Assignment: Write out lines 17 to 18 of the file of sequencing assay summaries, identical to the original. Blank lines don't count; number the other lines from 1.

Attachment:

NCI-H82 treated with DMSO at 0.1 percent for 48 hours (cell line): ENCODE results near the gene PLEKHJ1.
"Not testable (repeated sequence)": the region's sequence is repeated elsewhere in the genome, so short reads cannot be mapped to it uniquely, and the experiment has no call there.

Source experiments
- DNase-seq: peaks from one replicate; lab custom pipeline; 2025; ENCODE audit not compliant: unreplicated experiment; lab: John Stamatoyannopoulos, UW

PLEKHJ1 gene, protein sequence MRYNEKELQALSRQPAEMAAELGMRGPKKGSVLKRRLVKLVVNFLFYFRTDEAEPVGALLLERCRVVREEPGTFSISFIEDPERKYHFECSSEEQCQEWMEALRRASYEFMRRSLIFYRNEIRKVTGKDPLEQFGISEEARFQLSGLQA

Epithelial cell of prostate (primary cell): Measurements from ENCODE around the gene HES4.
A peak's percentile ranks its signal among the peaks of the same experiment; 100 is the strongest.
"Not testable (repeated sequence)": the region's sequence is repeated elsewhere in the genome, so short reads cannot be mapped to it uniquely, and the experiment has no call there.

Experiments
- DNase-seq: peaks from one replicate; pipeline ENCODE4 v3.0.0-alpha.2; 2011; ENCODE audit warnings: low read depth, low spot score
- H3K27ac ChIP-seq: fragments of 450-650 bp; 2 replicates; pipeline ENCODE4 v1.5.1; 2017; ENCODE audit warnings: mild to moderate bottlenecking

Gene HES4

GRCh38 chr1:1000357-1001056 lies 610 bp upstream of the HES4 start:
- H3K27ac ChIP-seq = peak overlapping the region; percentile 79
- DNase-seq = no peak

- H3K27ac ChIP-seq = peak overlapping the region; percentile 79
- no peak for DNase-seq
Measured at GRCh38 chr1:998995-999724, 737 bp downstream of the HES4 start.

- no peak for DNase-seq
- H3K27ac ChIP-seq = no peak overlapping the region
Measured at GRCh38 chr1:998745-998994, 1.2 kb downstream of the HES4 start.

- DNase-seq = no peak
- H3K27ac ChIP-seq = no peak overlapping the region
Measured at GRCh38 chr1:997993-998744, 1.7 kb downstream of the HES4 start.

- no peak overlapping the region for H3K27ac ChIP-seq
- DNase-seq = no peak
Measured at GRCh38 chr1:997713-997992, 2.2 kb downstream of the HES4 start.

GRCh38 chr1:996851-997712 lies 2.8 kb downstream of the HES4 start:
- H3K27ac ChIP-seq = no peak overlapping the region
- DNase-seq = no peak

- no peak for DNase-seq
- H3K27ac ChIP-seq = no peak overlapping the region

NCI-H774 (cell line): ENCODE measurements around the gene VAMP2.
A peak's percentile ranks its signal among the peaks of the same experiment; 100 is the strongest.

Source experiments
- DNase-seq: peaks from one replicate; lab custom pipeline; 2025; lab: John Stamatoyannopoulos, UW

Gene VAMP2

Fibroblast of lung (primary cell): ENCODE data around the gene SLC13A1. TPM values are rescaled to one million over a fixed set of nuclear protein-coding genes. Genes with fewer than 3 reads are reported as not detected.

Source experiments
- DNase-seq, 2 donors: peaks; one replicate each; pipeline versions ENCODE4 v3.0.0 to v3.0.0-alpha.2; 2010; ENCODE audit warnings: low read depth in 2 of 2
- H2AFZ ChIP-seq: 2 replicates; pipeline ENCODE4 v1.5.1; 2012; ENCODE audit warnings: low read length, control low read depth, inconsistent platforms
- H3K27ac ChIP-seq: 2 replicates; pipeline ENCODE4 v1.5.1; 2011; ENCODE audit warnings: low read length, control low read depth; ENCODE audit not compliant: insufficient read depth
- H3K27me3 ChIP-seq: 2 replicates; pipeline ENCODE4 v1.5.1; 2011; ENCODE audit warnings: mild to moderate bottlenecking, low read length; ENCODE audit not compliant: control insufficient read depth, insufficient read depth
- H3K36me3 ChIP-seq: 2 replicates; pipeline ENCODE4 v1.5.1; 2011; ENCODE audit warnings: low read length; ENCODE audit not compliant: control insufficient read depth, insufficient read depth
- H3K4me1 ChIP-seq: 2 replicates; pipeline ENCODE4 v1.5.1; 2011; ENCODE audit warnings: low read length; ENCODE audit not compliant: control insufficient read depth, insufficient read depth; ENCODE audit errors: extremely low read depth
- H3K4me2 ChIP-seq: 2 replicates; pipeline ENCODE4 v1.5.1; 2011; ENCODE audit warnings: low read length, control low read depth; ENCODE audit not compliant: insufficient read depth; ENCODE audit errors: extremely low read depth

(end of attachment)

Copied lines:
- no peak for DNase-seq
Measured at GRCh38 chr1:998995-999724, 737 bp downstream of the HES4 start.